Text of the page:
’And this is how the literature of every country is built.’

When I was a freshman student in the BFA program of University of Wisconsin-Milwaukee, I tried to make a similar point in an assignment for a 2-D Design class. Maybe it’d be more accurate to say it was a parallel point. Saying it was similar is slightly pretentious on my part– I didn’t really know anything then, and what’s worse, thought I did. The scary thing is that the adjunct teacher who taught the class was taken enough with the results of my labors that she gave me an A for the class; a grade I surely did not deserve since I spent the majority of the semester making sure everyone knew just how much better than them I considered myself. Better than them, better than the stupid 2-D assignments, better than the whole world, I’m sure. That poor teacher must have had tremendously dull groups of students year in and year out to find anything interesting in my assignment.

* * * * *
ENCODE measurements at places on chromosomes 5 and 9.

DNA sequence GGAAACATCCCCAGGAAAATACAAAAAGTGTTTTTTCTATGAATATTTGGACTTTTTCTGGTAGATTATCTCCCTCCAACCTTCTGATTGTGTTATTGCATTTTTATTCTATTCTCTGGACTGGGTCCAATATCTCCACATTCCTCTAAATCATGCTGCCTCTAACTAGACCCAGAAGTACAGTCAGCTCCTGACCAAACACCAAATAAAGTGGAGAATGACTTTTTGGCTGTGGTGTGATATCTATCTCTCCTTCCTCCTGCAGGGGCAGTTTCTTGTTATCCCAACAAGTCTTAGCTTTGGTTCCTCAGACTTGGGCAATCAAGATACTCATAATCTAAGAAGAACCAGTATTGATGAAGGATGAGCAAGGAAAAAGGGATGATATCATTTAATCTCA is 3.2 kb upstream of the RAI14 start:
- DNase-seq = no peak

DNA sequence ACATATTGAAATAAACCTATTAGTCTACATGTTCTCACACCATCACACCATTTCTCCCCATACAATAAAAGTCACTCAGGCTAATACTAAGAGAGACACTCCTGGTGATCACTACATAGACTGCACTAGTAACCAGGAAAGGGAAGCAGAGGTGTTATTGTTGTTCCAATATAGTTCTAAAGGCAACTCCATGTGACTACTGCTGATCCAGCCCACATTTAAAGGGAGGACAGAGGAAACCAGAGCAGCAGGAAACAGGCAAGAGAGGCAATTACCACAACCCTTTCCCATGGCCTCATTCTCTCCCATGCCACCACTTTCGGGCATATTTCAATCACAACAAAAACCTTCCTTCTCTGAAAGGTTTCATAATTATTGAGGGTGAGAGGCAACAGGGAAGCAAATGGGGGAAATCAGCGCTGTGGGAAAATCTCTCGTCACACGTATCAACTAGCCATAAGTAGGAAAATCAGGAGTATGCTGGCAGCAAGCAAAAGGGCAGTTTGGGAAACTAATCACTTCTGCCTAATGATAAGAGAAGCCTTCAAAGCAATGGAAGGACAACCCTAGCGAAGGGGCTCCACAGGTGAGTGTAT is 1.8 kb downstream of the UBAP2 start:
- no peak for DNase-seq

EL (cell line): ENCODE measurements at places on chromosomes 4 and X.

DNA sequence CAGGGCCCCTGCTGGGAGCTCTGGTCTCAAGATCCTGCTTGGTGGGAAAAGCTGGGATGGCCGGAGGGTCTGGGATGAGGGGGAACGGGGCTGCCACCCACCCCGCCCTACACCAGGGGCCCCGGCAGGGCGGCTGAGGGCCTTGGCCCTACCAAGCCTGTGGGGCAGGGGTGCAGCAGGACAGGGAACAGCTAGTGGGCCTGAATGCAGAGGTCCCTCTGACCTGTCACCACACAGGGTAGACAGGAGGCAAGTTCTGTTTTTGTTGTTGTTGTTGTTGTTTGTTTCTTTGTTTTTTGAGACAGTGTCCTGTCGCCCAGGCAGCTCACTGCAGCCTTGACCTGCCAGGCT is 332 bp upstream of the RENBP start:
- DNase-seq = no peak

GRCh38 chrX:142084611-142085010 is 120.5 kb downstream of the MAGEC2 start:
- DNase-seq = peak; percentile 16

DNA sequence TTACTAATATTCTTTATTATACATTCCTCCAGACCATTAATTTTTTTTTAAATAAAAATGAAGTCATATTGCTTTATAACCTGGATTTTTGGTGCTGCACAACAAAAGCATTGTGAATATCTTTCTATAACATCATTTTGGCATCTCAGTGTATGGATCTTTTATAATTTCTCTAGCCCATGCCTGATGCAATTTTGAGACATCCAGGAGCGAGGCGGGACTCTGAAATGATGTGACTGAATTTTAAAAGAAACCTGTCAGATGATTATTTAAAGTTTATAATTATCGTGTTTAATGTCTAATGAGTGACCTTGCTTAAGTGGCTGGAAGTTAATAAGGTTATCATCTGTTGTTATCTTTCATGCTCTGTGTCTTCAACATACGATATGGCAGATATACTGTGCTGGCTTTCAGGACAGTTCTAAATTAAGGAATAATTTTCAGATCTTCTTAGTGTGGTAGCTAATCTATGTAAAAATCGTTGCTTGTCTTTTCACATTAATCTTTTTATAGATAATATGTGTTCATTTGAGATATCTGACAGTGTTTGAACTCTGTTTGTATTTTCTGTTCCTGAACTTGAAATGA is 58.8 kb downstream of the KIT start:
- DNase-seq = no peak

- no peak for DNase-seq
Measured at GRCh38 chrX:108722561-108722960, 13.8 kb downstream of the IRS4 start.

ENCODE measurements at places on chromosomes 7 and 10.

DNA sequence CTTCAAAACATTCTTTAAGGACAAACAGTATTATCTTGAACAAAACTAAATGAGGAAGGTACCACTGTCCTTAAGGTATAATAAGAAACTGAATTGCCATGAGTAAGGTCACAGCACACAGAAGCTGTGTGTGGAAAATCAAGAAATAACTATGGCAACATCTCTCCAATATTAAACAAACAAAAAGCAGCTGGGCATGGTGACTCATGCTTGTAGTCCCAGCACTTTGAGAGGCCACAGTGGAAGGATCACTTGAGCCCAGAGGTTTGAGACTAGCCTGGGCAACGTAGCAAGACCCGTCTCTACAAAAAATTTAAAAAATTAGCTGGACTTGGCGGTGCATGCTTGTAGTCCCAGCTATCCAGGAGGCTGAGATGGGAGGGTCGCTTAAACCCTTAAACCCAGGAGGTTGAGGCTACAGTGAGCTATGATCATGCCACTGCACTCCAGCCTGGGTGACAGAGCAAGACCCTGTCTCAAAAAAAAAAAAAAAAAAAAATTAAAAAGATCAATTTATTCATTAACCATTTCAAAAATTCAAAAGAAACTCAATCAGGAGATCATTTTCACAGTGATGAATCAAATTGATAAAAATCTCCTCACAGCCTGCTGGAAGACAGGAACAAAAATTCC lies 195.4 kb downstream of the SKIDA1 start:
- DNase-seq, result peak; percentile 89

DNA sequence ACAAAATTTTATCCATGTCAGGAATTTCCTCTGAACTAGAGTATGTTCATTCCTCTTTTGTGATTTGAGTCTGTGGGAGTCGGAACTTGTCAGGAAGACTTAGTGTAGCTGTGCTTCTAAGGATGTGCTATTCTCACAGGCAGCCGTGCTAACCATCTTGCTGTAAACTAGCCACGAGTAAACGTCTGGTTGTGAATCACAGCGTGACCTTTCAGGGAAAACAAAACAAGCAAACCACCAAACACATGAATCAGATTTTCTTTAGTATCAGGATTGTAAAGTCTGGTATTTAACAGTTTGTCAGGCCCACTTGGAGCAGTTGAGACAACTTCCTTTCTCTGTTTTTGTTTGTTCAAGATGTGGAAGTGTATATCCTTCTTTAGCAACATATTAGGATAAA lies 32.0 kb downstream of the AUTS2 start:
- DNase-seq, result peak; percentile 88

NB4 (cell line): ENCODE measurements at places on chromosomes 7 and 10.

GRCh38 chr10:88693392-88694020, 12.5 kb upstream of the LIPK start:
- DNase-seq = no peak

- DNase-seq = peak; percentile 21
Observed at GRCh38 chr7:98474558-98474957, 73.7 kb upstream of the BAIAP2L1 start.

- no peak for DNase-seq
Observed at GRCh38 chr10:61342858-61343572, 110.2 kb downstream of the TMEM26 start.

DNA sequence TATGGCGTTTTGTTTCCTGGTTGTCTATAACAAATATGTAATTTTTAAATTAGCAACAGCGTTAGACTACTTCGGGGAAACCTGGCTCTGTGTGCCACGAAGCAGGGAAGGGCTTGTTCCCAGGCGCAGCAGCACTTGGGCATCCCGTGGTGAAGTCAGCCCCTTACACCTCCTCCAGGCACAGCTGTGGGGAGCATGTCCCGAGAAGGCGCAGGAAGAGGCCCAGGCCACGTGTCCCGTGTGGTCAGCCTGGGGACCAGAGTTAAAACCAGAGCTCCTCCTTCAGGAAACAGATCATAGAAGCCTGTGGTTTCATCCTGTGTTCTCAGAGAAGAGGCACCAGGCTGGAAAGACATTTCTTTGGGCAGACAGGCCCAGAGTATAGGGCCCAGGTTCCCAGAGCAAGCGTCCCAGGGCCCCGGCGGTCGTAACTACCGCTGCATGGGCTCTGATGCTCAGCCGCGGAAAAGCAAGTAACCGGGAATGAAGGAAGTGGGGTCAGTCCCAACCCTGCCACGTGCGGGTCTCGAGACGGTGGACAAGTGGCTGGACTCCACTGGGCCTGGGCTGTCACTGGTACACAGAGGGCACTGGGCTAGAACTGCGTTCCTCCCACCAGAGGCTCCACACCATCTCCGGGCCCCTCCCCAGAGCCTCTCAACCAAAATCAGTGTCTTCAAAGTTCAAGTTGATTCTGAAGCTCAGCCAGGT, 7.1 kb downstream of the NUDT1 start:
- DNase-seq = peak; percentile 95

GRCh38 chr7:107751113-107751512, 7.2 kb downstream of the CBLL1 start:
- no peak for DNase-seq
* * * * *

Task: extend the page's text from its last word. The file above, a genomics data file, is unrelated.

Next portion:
My project consisted of some kind of comic, although I knew just as little about comics as anything else then, so it wasn’t much of a comic, more like a story told in pictures. I remember I got one of those sketchbooks with the pages already colored with swirls, for some reason. The story, which I thought up on the spot, was about a kid who sits around drawing and talking with friends at a coffee shop, mostly about art. Thats what I spent my time doing then, or wanted to think I did. Then he’s walking home one night and gets robbed by a bunch of other kids. While rummaging through his bag, one of the robbers says, “Hey, check out this kid’s drawings,” before they run off without looking. The last scene was of the boy sitting alone at the same coffeeshop, with thought bubbles saying “art” with a question mark (in the previous coffeeshop scene they said “art” “art” “art,” like to show that’s what they’re talking about). The end. I think I was trying to say that art is fine and all, until life makes a mockery of your creativity and makes you feel stupid for even thinking about it.